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18 1298 cv Mudge v. Zugalla, Harder UNITED STATES COURT OF APPEALS FOR THE SECOND CIRCUIT August Term, 2018 (Argued: March 28, 2019 Decided: September 12, 2019) Docket No. 18 1298 cv RANDY A. MUDGE, Plaintiff Appellee, v. ANNE M. ZUGALLA, DANIEL HARDER, Defendants Appellants. Before: SACK, HALL, AND DRONEY, Circuit Judges. The plaintiff appellee, Randy Mudge, was terminated from his position as a substitute teacher in the Middleburgh Central School District, a public school district located in Middleburgh, New York, after the defendants appellants, Anne Zugalla and Daniel Harder, employees of the New York State Department of Education, informed the School District s superintendent that they had opened an ethics investigation into Mudge s conduct. The plaintiff brought suit in the The Clerk of Court is respectfully directed to amend the caption as set out above. No. 18 1298 cv Mudge v. Zugalla, Harder United States District Court for the Northern District of New York, pursuant to 42 U.S.C. § 1983, alleging in relevant part procedural due process and stigma plus claims related to the termination of his employment. The defendants asserted a qualified immunity defense. The district court (David N. Hurd, Judge) denied the defendants motion for summary judgment, but did not address the defendants qualified immunity defense. On a motion for reconsideration, the district court, addressing that issue for the first time, concluded that the defendants were not entitled to qualified immunity because the plaintiff had demonstrated that the defendants had violated clearly established law. On appeal, the defendants argue that the district court erred in denying their motion for summary judgment based on qualified immunity. We agree. With respect to the plaintiff s due process claim, we conclude that Mudge has failed to establish a clearly established right to the meaningful opportunity to utilize his teaching license. He has also failed to demonstrate that the defendants conduct was sufficiently stigmatizing under clearly established law so as to give rise to a stigma plus claim. The defendants are, therefore, entitled to qualified 2 No. 18 1298 cv Mudge v. Zugalla, Harder immunity, and the district court erred in denying summary judgment as to both claims. The judgment of the district court is therefore: REVERSED and REMANDED with instruction. JENNIFER L. CLARK (Barbara D. Underwood, Andrea Oser, on the brief), New York State Office of the Attorney General, Albany, NY, for Defendants Appellants, BRIAN D. DEINHART (Phillip G. Steck, on the brief), Cooper Erving & Savage LLP, Albany, NY, for Plaintiff Appellee. SACK, Circuit Judge: The plaintiff appellee, Randy Mudge, is a physical education teacher and school administrator licensed by New York State. In 2008, Mudge was investigated and charged by the New York State Education Department for committing acts of sexual misconduct with former students, resulting in a one year suspension of his state licenses. Mudge subsequently obtained employment as a substitute teacher in the Middleburgh Central School District. Shortly thereafter, however, defendants appellants, Anne Zugalla and Daniel Harder, employees of the New York State Department of Education, informed the School District s superintendent that they were instituting an investigation into Mudge s conduct. Although the 3 No. 18 1298 cv Mudge v. Zugalla, Harder defendants ultimately concluded that there were no grounds for an investigation, the plaintiff was terminated from his teaching position. The plaintiff brought suit against the defendants pursuant to 42 U.S.C. § 1983, alleging procedural due process and so called stigma plus claims related to the termination of his employment. The defendants asserted a qualified immunity defense. The district court denied the defendants motion for summary judgment but did not address the defendants qualified immunity defense. On a motion for reconsideration, the district court, addressing that issue for the first time, concluded that the defendants were not entitled to qualified immunity. On appeal, the defendants argue that the district court erred in denying their motion for summary judgment based on qualified immunity. For the reasons that follow, we agree. The plaintiff s procedural due process claim cannot stand because he has failed to establish a clearly established right to the meaningful opportunity to utilize his teaching license. He has also failed to demonstrate that the defendants conduct was sufficiently stigmatizing under clearly established law so as to give rise to a stigma plus claim. We therefore reverse the judgment 4 No. 18 1298 cv Mudge v. Zugalla, Harder and remand the case with instruction to the district court to enter summary judgment in favor of the defendants. BACKGROUND General Factual Background The plaintiff appellant Randy Mudge is a physical education teacher and school administrator licensed in New York State.1 He brings this suit against two employees of the New York State Education Department (the NYSED ): Anne Zugalla, a senior professional conduct investigator, and Daniel Harder, a senior attorney in the Office of School Personnel Review and Accountability ( OSPRA ). OSPRA is the department within the NYSED charged with investigating allegations concerning the moral character of New York State teaching license holders. From 1987 to 2010, the plaintiff worked in the Hunter Tannersville Central School District ( HTC ) as a physical education teacher and athletic coach. In 2006, HTC received complaints that some twenty years before, the plaintiff had engaged in sexual behavior with two students. The school reported these Because this case was decided on a motion for summary judgment, we view the facts in the light most favorable to the non moving party—in this case, the plaintiff. Anthony v. City of New York, 339 F.3d 129, 134 (2d Cir. 2003). 1 5 No. 18 1298 cv Mudge v. Zugalla, Harder complaints to OSPRA. Between 2006 and 2008, OSPRA prosecuted the plaintiff in a Part 83 proceeding, a hearing before an administrative panel to determine whether a claim of misconduct against a teaching license holder raises a reasonable question of moral character. See 8 NYCRR § 83.1 et seq. Defendant Harder was the OSPRA attorney responsible for the plaintiff s prosecution. The administrative panel determined that, in 1989 and 1992, Mudge groomed two students for sexual activity while they were in high school and had sexual relationships with them shortly after they graduated. It recommended a one year suspension of the plaintiff s teaching licenses. Mudge served his suspension from May 2009 to May 2010. He subsequently resigned from his position at HTC. In the autumn of 2011, the plaintiff applied for a middle school principal position in the Middleburgh Central School District ( Middleburgh ). The application did not require Mudge to report his prior teaching suspension. The interview committee became aware of it nonetheless as a result of an online search by committee members into each of the candidates, including Mudge. As a result, Middleburgh s superintendent, Michele Weaver, informed Mudge that he would not be considered for the position. She subsequently had a full and 6 No. 18 1298 cv Mudge v. Zugalla, Harder frank conversation with him about his suspension. Plaintiff Affidavit in Response to Summary Judgment at 2 (Joint Appendix ( J.A. ) 300 ¶ 9). Thereafter, Mudge applied for a position as a Middleburgh substitute teacher. In December 2011, the Middleburgh Board of Education ( the Board ) hired him notwithstanding its knowledge of his prior suspension. Mudge began serving as the substitute for a physical education teacher who had taken a medical leave of absence. In early 2012, Harder, the OSPRA lawyer who had prosecuted the Part 83 proceeding that resulted in Mudge s suspension, received a phone call from a member of the public, unidentified in the record, informing him that the plaintiff had obtained employment at Middleburgh. Harder thought that a failure to truthfully reveal prior discipline or professional certificate history raised a question of moral character that could subject a license holder to a Part 83 proceeding. See 8 NYCRR § 83.1 et seq.; Harder Declaration at 46 ¶ 22 (J.A. 46). Harder therefore decided to review Mudge s employment application to Middleburgh to see whether that information had been accurately reported. To do so, he requested that Investigator Zugalla acquire a copy of Mudge s Middleburgh employment application. 7 No. 18 1298 cv Mudge v. Zugalla, Harder On February 2, 2012, Zugalla telecopied a form letter (the February 2012 Letter ) to Superintendent Weaver seeking the plaintiff s Middleburgh employment application. In relevant part, the letter stated that the NYSED had commenced an investigation against Mudge. February 2012 Letter at 2 (J.A. 172). It continued: Pursuant to Department authority to investigate such matters as set forth in 8 NYCRR §83.2, I am requesting that you provide this office with a complete copy of [Middleburgh s] investigation (audit) pertaining to Mr. Mudge including but not limited to: employment status and length of employment (start and end dates), application for employment, and resume. Id. (emphasis omitted). Later that day, Harder received a copy of Mudge s employment application from Middleburgh. Harder noted that the application had not, in fact, required the plaintiff to report his discipline or certificate history. Harder therefore concluded that there was no ground for an investigation into Mudge s conduct. But the NYSED did not inform Middleburgh that they would not be pursuing the investigation further. Although Superintendent Weaver was aware of Mudge s previous suspension, the report that the NYSED was initiating an investigation into his conduct worried her. She reported the matter to the Board. She also asked 8 No. 18 1298 cv Mudge v. Zugalla, Harder Mudge whether he was, at the time, under investigation by the NYSED. Mudge responded that he had no knowledge of such an investigation. At about the same time, Zugalla also called Superintendent Weaver to question Middleburgh s decision to employ Mudge, plainly suggesting that because of his suspension, the plaintiff should not have been hired. On February 10, 2012, Superintendent Weaver filed a request with the NYSED under New York s Freedom of Information Law, N.Y. Public Officers Law §§ 84 90, for copies of all documents regarding complaints, investigations and/or determinations of any misconduct or alleged misconduct pertaining to the plaintiff. Defendants Statement Pursuant to Rule 7.1(a)(3) at 11 ¶ 72 (J.A. 132). In late February, Superintendent Weaver received a response to her request from the NYSED, which included documents pertaining to the plaintiff s initial suspension. It contained no information about a subsequent investigation. In June 2012, the Board appointed Mudge as a permanent substitute teacher, a title that applied retroactively to the start of his employment. Nevertheless, when the physical education teacher he was covering for requested an extension of her leave, requiring the Board to hire a permanent substitute teacher for the subsequent school year, Mudge was not given the opportunity to 9 No. 18 1298 cv Mudge v. Zugalla, Harder interview to continue in the position. In August 2012, the Board approved a list of proposed substitute teachers for the 2012 13 school year, which included Mudge. But the following month, in a public session, the Board unanimously voted to remove Mudge from the list. There had been no criticism of Mudge s performance before his termination. There is persuasive evidence in the record, however, that pressure from the NYSED was a significant factor in the Board s decision to remove him. In October 2012, an article appeared in a local newspaper reporting that Middleburgh had removed ex teacher Mudge from the substitute teacher list. David Avitabile, MCS Removes Ex Teacher from Substitute List, SCHOHARIE TIMES JOURNAL, Oct. 3, 2012, at 9 (J.A. 397). It linked Mudge s removal from the substitute teacher list to his earlier suspension for sexual misconduct but made no mention of a new or pending investigation into his behavior. Since the publication of that article, the plaintiff has been unable to obtain employment as a substitute teacher, teacher, or administrator in the State of New York or elsewhere, so far as the record discloses. Mudge has been told by prospective public school employers that they would not hire him because of the negative effect on public opinion engendered by that article. 10 No. 18 1298 cv Mudge v. Zugalla, Harder Procedural History In July 2013, Mudge filed a civil rights action for damages and injunctive relief, pursuant to 42 U.S.C. § 1983, in the Northern District of New York against defendants Harder and Zugalla, as well as additional individual and institutional defendants who are not parties to this appeal.2 In March 2015, he filed an amended complaint, the operative pleading with respect to this appeal, asserting two causes of action related to his Middleburgh employment: (1) a procedural due process claim alleging that the defendants denied him the meaningful opportunity to use his teaching license; and (2) a stigma plus claim alleging that the defendants statements to Middleburgh harmed his reputation, led to his termination, and continue to prevent him from obtaining reemployment. In June 2015, the defendants filed a motion for summary judgment, arguing that they were entitled to qualified immunity as to both claims as a matter of law. In January 2016, the district court (David N. Hurd, Judge) denied summary judgment for the defendants on the plaintiff s Middleburgh claims. The court concluded that the plaintiff had sufficiently established a procedural due process claim. It noted that a teaching license entitles its holder to a meaningful All of Mudge s claims, aside from those arising from his employment at Middleburgh, were dismissed by the district court and have not been appealed. 2 11 No. 18 1298 cv Mudge v. Zugalla, Harder opportunity to seek employment pursuant to the license. Mudge v. Zugalla, No. 13 Civ. 891, Dkt. #59, at 7 (N.D.N.Y. Jan. 6, 2016) (quoting Lombard v. Bd. of Educ., 645 F. Supp. 1574, 1577 (E.D.N.Y. 1986)). It further reasoned that the vague wording of the February 2012 Letter coupled with the defendants failure to inform Middleburgh that they had concluded their investigation could easily [have] been interpreted as an indication of new misconduct engaged in by Mudge. Id. at 10. The court therefore concluded that a trier of fact could find that the defendants actions negatively impacted Mudge s employment status and denied [him] a meaningful opportunity to utilize his teaching license without due process. Id. at 11. The district court also concluded that the plaintiff had established a stigma plus claim. The court decided that the defendants statements in the February 2012 Letter were stigmatizing because they easily might have been interpreted as an allegation of new misconduct on the part of plaintiff unrelated to his prior suspension and could be viewed as sufficient[ly] derogatory to injure plaintiff s reputation. Id. at 15. It further reasoned that the plaintiff had demonstrated that the stigmatizing statements were false, publicized, and temporally proximate to his dismissal. The district court concluded that a trier of 12 No. 18 1298 cv Mudge v. Zugalla, Harder fact could find that the plaintiff s termination resulted from these statements. It did not address the defendants qualified immunity defense as to either claim. In January 2016, the defendants filed a motion for reconsideration as to both claims on the ground that the district court completely overlooked their qualified immunity defense. Dist. Ct. Dkt. #60 2 at 2. In March 2018, the district court denied the defendants motion in its entirety. The court concluded that [a]t the time of Mudge s employment at the Middleburgh District, it was well established that a state actor could not interfere with an individual s teaching license. Mudge v. Zugalla, 13 Civ. 891, Dkt. #70, at 11 (N.D.N.Y. Mar. 31, 2018). On that basis alone, the district court concluded that the defendants would have been aware that they were violating plaintiff s constitutional rights if they did interfere. Id. The district court further determined that the defendants decision to interject themselves into [Mudge s] existing employment with the Middleburgh District, by sending the February 2012 Letter, was not objectively reasonable. Id. Accordingly, the district court denied the defendants motion for reconsideration. 13 No. 18 1298 cv Mudge v. Zugalla, Harder DISCUSSION On appeal, the defendants argue that the district court erred by deciding that they were not entitled to qualified immunity. Specifically, they argue that even accepting Mudge s allegations as true, as we and the district court must at this stage of the proceedings, he has failed to allege sufficiently that they violated his clearly established rights so as to defeat a qualified immunity defense. For the following reasons, we agree. The plaintiff has failed to establish that the right to the meaningful use of his teaching license was clearly established at the time. He has also failed to demonstrate that the defendants conduct was sufficiently stigmatizing under clearly established law so as to give rise to a stigma plus claim. We therefore reverse the judgment and remand the case with instruction to the district court to enter summary judgment in favor of the defendants. I. Jurisdiction and Standard of Review We have jurisdiction to review the denial of qualified immunity on interlocutory appeal to the extent it can be resolved on stipulated facts, or on the facts that the plaintiff alleges are true, or on the facts favorable to the plaintiff that the trial judge concluded the jury might find. Terebesi v. Torreso, 764 F.3d 217, 222 (2d Cir. 2014) (internal quotation marks omitted). We review a district 14 No. 18 1298 cv Mudge v. Zugalla, Harder court s decision on a motion for summary judgment de novo to determine whether there was no genuine dispute as to any material fact, such that the moving party was entitled to judgment as a matter of law. Myers v. Patterson, 819 F.3d 625, 632 (2d Cir. 2016). We do so resolving all ambiguities and drawing all factual inferences in plaintiff[ s] favor as the non moving party. Anthony v. City of New York, 339 F.3d 129, 134 (2d Cir. 2003). II. Qualified Immunity Qualified immunity protects public officials from legal actions brought under 42 U.S.C. § 1983 if their behavior does not violate clearly established statutory or constitutional rights of which a reasonable person would have known. Harlow v. Fitzgerald, 457 U.S. 800, 818 (1982). The issues on qualified immunity are: (1) whether plaintiff has shown facts making out [a] violation of a constitutional right; (2) if so, whether that right was clearly established; and (3) even if the right was clearly established, whether it was objectively reasonable for the officer to believe the conduct at issue was lawful. Gonzales v. City of Schenectady, 728 F.3d 149, 154 (2d Cir. 2013) (internal quotation marks omitted). We are permitted to exercise [our] sound discretion in deciding which of the two prongs of the qualified immunity analysis should be addressed first in light 15 No. 18 1298 cv Mudge v. Zugalla, Harder of the circumstances in the particular case at hand. Pearson v. Callahan, 555 U.S. 223, 236 (2009). For a right to be clearly established, its contours . . . must be sufficiently clear [such] that a reasonable official would understand that what he is doing violates that right. Anderson v. Creighton, 483 U.S. 635, 640 (1987). That generally entails looking to Supreme Court decisions, our own decisions, and decisions from other circuit courts. Simon v. City of New York, 893 F.3d 83, 92 (2d Cir. 2018); see also Pabon v. Wright, 459 F.3d 241, 255 (2d Cir. 2006) ( When neither the Supreme Court nor this court has recognized a right . . . the holdings of district courts cannot act to render that right clearly established within the Second Circuit. ). 1. Procedural Due Process Claim The defendants argue that the district court erred in denying their qualified immunity defense as to the plaintiff s procedural due process claim. We agree. Multiple district and state courts have expressed the view that New York State recognizes that a teaching license holder is entitled to a meaningful opportunity to seek employment pursuant to that license, and that denial of 16 No. 18 1298 cv Mudge v. Zugalla, Harder such an opportunity constitutes a constructive revocation without due process. See Rogovin v. N.Y. City Bd. Educ., No. 99 Civ. 3382 (ERK), 2001 WL 936191, at *4, 2001 U.S. Dist. LEXIS 11923, at *13 (E.D.N.Y. Aug. 17, 2001) (explaining that New York State recognizes that a teaching license entitles its holder to a meaningful opportunity to seek employment pursuant to that license ); accord Lombard v. Bd. of Educ. of City of New York, 645 F. Supp. 1574, 1578 79 & n. 5 (E.D.N.Y. 1986) (citing cases). The plaintiff contends that the defendants violated his procedural due process rights by denying him a meaningful opportunity to seek employment pursuant to his teaching license.3 Assuming arguendo that a constitutional violation did, in fact, take place, the plaintiff has failed to establish that the right was clearly established at the time of the defendants conduct. The constitutional right to the meaningful use of a teaching license has not been recognized by the Supreme Court or by this Court; it has, as noted, been adopted by federal district and state courts only. In the qualified immunity context, that is insufficient to constitute clearly Mudge did not otherwise have a property interest in his Middleburgh employment because he was an at will employee. See Abramson v. Pataki, 278 F.3d 93, 99 (2d Cir. 2002) ( Employees at will have no protectable property interest in their continued employment. ). 3 17 No. 18 1298 cv Mudge v. Zugalla, Harder established law. Pabon, 459 F.3d at 255; Simon, 893 F.3d at 92. And although state law may create property interests, it cannot, of its own force, create a clearly established substantive federal constitutional right. See Memphis Light, Gas and Water Div. v. Craft, 436 U.S. 1, 9 (1978) ( Although the underlying substantive interest is created by an independent source such as state law, federal constitutional law determines whether that interest rises to the level of a legitimate claim of entitlement protected by the Due Process Clause. (internal quotation marks omitted)).4 Because the plaintiff has failed to establish that the defendants violated his clearly established due process right, the district court erred in denying the The plaintiff cites Palkovic v. Johnson, 281 F. App x 63, 64 (2d Cir. 2008), a non precedential summary order, for the proposition that reinitiating removal proceedings against a teacher after failing to achieve termination in [a] prior proceeding, where no new grounds for termination [a]re identified, create[s] a legally cognizable due process violation. Pl. Br. 17. But even were we to treat Palkovic as persuasive and accept the plaintiff s characterization of its holding, it still would not support Mudge s argument in this regard. That is because Palkovic did not involve circumstances similar, White v. Pauly, 137 S. Ct. 548, 552 (2017), to those presented here. There, the plaintiff alleged that the defendants initiated three proceedings, based upon the same evidence, in order to achieve their desired result. Palkovic, 281 F. App x at 65 66. Here, by contrast, the defendants did not attempt to relitigate the plaintiff s first administrative proceeding, in which they prevailed. Instead, they were considering whether to charge the plaintiff with a wholly separate offense: the failure to report a prior suspension. 4 18 No. 18 1298 cv Mudge v. Zugalla, Harder defendants qualified immunity as to that claim and declining to grant summary judgment with respect to it. 2. Stigma Plus Claim The defendants also argue that the district court erred in denying them qualified immunity as to the plaintiff s stigma plus claim. Here too, we agree with them. Under limited circumstances, government employees may have a cause of action for defamation in the course of, or in connection with, dismissal from government employment. Vega v. Lantz, 596 F.3d 77, 81 (2d Cir. 2010). To prevail on such a stigma plus claim, a plaintiff must demonstrate (1) the utterance of a statement sufficiently derogatory to injure his or her reputation, that is capable of being proved false, and that he or she claims is false, and (2) a material state imposed burden or state imposed alteration of the plaintiff s status or rights. Sadallah v. City of Utica, 383 F.3d 34, 38 (2d Cir. 2004) (internal quotation marks omitted). The relevant state imposed burden must be separate from the stigmatizing statement and may take the form of a deprivation of a plaintiff s property or the termination of a plaintiff s government employment. Id. While there is no rigid requirement [] that both the stigma and the plus must 19 No. 18 1298 cv Mudge v. Zugalla, Harder issue from the same government actor or at the same time, they must be sufficiently proximate. Velez v. Levy, 401 F.3d 75, 89 (2d Cir. 2005). And the statement must be sufficiently public to create or threaten a stigma. Id. at 87. An alleged statement may satisfy the stigma requirement if it call[s] into question plaintiff s good name, reputation, honor, or integrity. Patterson v. City of Utica, 370 F.3d 322, 330 (2d Cir. 2004) (internal quotation marks and citation omitted). Statements that denigrate the employee s competence as a professional and impugn the employee s professional reputation in such a fashion as to effectively put a significant roadblock in that employee s continued ability to practice his or her profession may also fulfill this requirement. Id. (quoting Donato v. Plainview Old Bethpage Cent. Sch. Dist., 96 F.3d 623, 630 31 (2d Cir. 1996)); see also Huntley v. Cmty. Sch. Bd. of Brooklyn, 543 F.2d 979, 985 (2d Cir. 1976) (impairment of future employment found where stigmatizing statements made it unlikely that [the plaintiff] would ever have a chance to obtain another supervisory position in the public schools or elsewhere ), cert. denied, 430 U.S. 929 (1977). Mudge contends that the defendants statement that they had opened an investigation into his conduct necessarily call[ed] into question his good name, 20 No. 18 1298 cv Mudge v. Zugalla, Harder reputation, honor, or integrity because it falsely suggest[ed] that [he] was sexually predating on students. Pl. Br. 24 25. He further argues that the defendants statement was sufficiently stigmatizing because it impugn[ed] [his] moral character and, therefore, effectively put a significant roadblock in [his] continued ability to practice his [] profession because of the nature of the statement . . . combined with the wide publicity that [it] received when it was repeated by the Board in a public session. Pl. Br. 24 25. That publicity led to publication in a local newspaper of an article about his suspension history, which he argues continues to prevent him from gaining reemployment as an educator. Again, the plaintiff may or may not have made out a constitutional claim, but he has in any event failed to establish that the defendants conduct violated a clearly established right. At the time of the defendants alleged violation, at least, it was not clearly established that notice of the mere existence of an internal investigation into a license holder s behavior, without some detail as to the possible misconduct being investigated, could give rise to a stigma plus claim. See McGuire v. Warren, 207 F. App x 34, 37 (2d Cir. 2006) (summary order) (concluding that innuendo, even if it carries a false implication, cannot support a stigma plus claim); see also Sadallah, 383 F.3d at 38 (plaintiff asserting 21 No. 18 1298 cv Mudge v. Zugalla, Harder stigma plus claim must show the utterance of a statement sufficiently derogatory to injure his or her reputation, that is capable of being proved false, and that he or she claims is false ) (internal quotation marks omitted) . The plaintiff has demonstrated at most that the defendants interfered with his relationship, actual and potential, with a single employer: Middleburgh. That falls decidedly short of demonstrating under clearly established law that the defendants created a significant roadblock to his ability to practice his profession. See Donato, 96 F.3d at 630 31; see also Bishop v. Wood, 426 U.S. 341, 348 (1976) ( [I]t would stretch the [liberty interest] concept to[o] far to suggest that a person is deprived of liberty when he simply is not rehired in one job but remains as free as before to seek another. (citing Bd. of Reagents v. Roth, 408 U.S. 564, 575 (1972) (internal quotation marks omitted)). Further, although the defendants statement was repeated by the Board in a public session, the plaintiff fails to explain how the ensuing article, and the statements therein, are sufficiently proximate to the actions of the defendants under clearly established law. Velez, 401 F.3d at 89. The article in question does not repeat the defendants allegedly stigmatizing statements; indeed, it makes no mention of any new or ongoing investigation of Mudge s conduct. Thus, even if Mudge had shown facts making 22 No. 18 1298 cv Mudge v. Zugalla, Harder out a stigma plus claim, it was objectively reasonable for the defendants to conclude, in light of then existing law, that their conduct was lawful at the time they engaged in it. The defendants are, therefore, entitled to qualified immunity as to the plaintiff s stigma plus claim and summary judgment in the defendants favor on that claim should, on remand, be granted too. CONCLUSION We are not unsympathetic to the plaintiff, who may have been unfairly treated by the defendants with unfortunate results. But for the reasons set forth above, their behavior did not give rise to a cause of action under section 1983 that could survive the defendants qualified immunity defense. We therefore REVERSE the judgment of the district court, and REMAND the matter to the district court, directing it to enter summary judgment in favor of the defendants. 23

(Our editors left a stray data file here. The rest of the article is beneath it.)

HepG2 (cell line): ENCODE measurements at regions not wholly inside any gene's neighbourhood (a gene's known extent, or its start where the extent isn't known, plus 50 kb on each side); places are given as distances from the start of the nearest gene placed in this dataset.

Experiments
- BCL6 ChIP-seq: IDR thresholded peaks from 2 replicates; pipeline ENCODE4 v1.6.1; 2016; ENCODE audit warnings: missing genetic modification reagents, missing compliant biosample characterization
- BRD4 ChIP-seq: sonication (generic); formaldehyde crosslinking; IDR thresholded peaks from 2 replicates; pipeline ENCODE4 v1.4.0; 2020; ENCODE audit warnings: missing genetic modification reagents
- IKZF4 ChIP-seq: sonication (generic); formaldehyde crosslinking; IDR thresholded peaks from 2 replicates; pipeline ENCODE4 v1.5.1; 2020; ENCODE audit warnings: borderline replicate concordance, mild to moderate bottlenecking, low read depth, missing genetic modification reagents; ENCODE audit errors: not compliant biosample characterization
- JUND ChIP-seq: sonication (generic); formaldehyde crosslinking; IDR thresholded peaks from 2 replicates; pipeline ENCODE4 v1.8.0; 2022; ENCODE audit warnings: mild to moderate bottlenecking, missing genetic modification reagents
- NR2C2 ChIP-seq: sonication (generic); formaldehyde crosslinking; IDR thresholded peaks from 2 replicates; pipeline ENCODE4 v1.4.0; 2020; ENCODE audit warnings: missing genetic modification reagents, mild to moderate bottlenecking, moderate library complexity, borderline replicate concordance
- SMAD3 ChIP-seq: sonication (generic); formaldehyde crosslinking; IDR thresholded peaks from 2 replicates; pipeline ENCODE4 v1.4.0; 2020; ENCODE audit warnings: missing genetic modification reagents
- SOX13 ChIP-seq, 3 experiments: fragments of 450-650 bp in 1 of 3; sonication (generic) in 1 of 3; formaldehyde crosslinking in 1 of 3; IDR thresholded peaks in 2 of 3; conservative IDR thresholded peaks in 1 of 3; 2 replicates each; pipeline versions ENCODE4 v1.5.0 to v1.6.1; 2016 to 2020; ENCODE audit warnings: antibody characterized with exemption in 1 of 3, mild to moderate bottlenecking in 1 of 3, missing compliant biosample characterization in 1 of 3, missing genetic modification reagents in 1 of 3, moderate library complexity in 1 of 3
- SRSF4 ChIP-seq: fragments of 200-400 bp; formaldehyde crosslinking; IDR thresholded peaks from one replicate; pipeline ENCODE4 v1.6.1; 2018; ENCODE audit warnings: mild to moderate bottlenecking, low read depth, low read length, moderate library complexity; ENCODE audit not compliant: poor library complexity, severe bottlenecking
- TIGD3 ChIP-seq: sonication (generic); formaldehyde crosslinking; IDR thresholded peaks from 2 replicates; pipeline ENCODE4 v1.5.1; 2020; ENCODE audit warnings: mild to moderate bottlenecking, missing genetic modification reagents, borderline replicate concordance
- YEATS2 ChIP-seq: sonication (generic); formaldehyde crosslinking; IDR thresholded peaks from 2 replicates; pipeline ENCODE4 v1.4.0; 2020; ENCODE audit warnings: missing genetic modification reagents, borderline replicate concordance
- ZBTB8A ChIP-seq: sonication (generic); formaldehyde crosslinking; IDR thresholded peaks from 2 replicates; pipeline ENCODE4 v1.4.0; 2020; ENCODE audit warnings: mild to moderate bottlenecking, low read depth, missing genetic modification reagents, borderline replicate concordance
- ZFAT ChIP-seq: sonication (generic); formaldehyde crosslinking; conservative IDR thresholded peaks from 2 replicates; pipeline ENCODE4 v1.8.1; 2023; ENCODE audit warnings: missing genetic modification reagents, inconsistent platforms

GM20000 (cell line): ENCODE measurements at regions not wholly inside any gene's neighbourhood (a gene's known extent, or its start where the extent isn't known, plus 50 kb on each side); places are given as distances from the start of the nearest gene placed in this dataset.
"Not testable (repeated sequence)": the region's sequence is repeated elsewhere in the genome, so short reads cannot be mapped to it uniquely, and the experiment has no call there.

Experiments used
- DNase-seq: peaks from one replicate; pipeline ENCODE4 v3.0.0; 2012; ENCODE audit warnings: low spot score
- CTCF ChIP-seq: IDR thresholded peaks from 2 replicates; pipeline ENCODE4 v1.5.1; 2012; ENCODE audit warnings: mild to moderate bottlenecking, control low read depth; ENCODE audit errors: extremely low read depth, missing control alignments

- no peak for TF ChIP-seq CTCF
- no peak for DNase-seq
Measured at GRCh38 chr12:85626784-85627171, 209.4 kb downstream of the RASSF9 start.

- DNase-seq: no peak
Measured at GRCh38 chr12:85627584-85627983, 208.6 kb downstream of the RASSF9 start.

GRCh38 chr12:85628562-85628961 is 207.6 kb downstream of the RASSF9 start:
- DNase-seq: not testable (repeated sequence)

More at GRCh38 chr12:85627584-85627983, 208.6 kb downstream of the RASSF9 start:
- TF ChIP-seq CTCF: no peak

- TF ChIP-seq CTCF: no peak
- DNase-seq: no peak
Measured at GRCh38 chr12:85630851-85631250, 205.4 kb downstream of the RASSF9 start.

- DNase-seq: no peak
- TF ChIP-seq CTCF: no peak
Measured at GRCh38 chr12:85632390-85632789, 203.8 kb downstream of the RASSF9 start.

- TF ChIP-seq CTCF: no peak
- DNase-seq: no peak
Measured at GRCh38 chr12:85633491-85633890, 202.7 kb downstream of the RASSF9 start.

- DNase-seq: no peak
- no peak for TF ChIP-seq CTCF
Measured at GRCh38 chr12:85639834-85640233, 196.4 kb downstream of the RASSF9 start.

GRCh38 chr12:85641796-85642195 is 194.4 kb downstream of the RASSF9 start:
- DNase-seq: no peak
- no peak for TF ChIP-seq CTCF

Primary Holding
With respect to plaintiff's due process claim, he failed to establish a clearly established right to the meaningful opportunity to utilize his teaching license; plaintiff failed to demonstrate that defendantsʹ conduct was sufficiently stigmatizing under clearly established law so as to give rise to a "stigma‐plusʺ claim.